• The Thai Chamber of Commerce submitted a white paper to PM Prayut on 29 November, which compiled a suite of economic stimulus measures put forth by the private sector for the post-COVID19 period.  The paper was presented to Deputy Prime Minister and Energy Minister Supattanapong following the Thai Chamber of Commerce’s 38th Annual Meeting.  Proposals included: launching a tourism stimulus package known as the Happy Model; sustainable management of water and natural resources; improve the rules, laws and regulations for foreign tourists, high-skilled labourers and entrepreneurs; allocate budget for National Digital Trading Platform; expedite the development of e-government system; establish a committee between the public and private sectors for FTA negotiations between Thailand-UK, EU, CPTPP; extend the co-payment domestic tourism package and soft loan for the hospitality industry.  Source:  Khaosod
  • At the Thai Chamber of Commerce’s 38th Annual Meeting, Deputy Prime Minister Supattanapong expects 2021 to be a transitional year for Thailand to restructure its economy.  He said a restructuring plan is expected by Q1 of 2021, focusing on building up the local economy and attracting FDIs, notably in new industries related to medical services, food, the circular economy, biofuel or clean energy, smart electronics and electric vehicles.  He asked the Finance Ministry to improve the tax benefits to cover investment in the EEC and other areas nationwide, as well as to establish a central e-commerce platform similarly to Lazada.  He also anticipates that the Thai economy will rebound to normal level in 18 months.  He expected more investments will come to Thailand in Q1 or Q2 of next year, the case in point being US and Taiwanese investors who have shown interests in investing in Thailand to supply its products to China.  Sources:  Bangkok Post Prachachat Turakij
  • Thailand’s manufacturing production index (MPI) in October dipped by 0.54 percent YoY, but rose by 0.45 percent from September.  The Office of Industrial Economics (OIE) believse domestic industry is approaching its pre-outbreak momentum as monthly MPI has been rising since May.  The October increase is attributable to rising production in key areas such as electronics products (+6.7 percent), processed fruit (+20 percent) and vegetables, and steel (+9.19 percent).  Capacity utilisation in october was 63.2 percent, following September’s rate of 63.46 percent.   Meanwhile, car manufacturing dropped by -2.24 YoY; a smaller contraction from September.  Source:  Bangkok Post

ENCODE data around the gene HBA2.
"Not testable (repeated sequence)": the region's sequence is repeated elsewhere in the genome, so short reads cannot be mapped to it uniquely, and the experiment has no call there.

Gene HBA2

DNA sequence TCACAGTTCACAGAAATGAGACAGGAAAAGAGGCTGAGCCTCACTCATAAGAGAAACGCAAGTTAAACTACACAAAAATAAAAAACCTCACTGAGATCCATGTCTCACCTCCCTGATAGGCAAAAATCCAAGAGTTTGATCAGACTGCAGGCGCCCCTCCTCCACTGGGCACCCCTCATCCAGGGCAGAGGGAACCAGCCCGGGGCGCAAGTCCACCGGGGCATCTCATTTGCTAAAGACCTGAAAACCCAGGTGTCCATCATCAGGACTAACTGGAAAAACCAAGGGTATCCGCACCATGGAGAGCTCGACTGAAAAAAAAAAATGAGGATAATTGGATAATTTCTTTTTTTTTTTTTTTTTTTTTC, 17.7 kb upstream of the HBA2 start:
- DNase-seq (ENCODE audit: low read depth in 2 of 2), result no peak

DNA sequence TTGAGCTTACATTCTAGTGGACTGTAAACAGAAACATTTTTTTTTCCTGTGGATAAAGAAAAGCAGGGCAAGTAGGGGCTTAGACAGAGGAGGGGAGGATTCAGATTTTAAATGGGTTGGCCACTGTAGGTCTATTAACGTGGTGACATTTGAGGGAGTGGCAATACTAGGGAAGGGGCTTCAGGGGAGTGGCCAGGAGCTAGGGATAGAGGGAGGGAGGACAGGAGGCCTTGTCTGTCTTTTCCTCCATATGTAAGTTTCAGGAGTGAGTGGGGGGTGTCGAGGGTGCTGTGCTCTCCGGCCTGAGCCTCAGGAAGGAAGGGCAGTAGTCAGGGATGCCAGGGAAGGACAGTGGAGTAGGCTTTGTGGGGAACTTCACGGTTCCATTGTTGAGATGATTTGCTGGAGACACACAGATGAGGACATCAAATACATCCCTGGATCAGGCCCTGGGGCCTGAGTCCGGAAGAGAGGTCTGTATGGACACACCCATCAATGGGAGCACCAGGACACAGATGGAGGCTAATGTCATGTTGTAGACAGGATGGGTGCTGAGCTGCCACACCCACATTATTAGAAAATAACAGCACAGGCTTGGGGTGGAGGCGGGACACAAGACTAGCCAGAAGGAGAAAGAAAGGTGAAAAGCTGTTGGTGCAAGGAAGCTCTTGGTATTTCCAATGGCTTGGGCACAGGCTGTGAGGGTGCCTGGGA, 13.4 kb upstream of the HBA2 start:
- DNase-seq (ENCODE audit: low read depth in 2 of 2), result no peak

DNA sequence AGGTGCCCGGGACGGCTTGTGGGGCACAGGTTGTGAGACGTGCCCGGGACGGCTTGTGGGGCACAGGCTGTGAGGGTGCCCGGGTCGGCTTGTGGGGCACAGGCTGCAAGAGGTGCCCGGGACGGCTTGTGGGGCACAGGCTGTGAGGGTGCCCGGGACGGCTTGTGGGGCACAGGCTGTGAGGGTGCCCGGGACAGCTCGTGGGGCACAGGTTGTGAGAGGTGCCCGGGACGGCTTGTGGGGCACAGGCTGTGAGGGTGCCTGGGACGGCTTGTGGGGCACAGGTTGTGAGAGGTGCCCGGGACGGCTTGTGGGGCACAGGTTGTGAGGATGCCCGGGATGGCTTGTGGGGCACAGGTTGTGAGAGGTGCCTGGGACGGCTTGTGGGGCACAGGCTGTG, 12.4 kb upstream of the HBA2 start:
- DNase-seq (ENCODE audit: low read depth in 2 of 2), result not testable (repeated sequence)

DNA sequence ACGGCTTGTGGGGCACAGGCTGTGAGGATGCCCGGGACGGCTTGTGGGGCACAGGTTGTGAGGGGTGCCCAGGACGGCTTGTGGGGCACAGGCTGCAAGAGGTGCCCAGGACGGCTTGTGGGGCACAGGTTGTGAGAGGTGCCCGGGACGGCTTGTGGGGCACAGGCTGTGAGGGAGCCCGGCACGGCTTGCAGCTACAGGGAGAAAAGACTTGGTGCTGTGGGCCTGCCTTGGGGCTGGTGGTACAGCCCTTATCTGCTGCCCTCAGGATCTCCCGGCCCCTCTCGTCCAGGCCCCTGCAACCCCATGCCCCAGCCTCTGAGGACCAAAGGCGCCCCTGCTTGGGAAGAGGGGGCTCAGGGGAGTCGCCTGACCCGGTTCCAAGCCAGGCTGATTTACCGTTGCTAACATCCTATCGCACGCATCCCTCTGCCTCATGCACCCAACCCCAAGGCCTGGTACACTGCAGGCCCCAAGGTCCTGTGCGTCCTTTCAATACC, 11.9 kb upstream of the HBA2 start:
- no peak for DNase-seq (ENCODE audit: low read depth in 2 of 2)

• The Public Debt Management Office (PDMO) is preparing to launch a secondary market by July 2021 for the trade of government savings bonds.  Investors will be able to sell government savings bonds to financial institutions that distribute these bonds before the maturity date.  Banks will calculate their purchase price at a discounted rate.  This will be helpful for investors who hold government savings bonds but want to convert them into cash to increase their liquidity.  Source:  Bangkok Post
  • The Finance Ministry announced via The Royal Gazette that Thailand’s outstanding public debt stands at 7.84 trillion Baht, or 49.34 percent of GDP as of 30 September.  Some 98.22 percent is domestic debt, while 139.39 billion Baht or 1.78 per cent, is overseas debt.  Sources:  The Nation Prachachart Turakij
  • PM Prayut has acknowledged Standard & Poor’s stable credit rating (BBB+) for Thailand and is confident the Thai economy will recover well next year.  The amount of public debts is not raising any concern because it is below the 60 percent ceiling and the ongoing political situations do not have significant impacts on national economic growth and the efficiency of the government. The Thai economy was likely to recover in the next few years.  Sources:  MCOT
The Australian Embassy Bangkok
Share:
Share on facebook
Facebook
Share on twitter
Twitter
Share on linkedin
LinkedIn

Representing the Chamber on Your Website

Proud Member of

preview logo

Adding AustCham Logo to Your Website​

Proudly present yourselves as a part of Australian-Thai Chamber of Commerce by adding AustCham logo to your website.

MEMBER LOG IN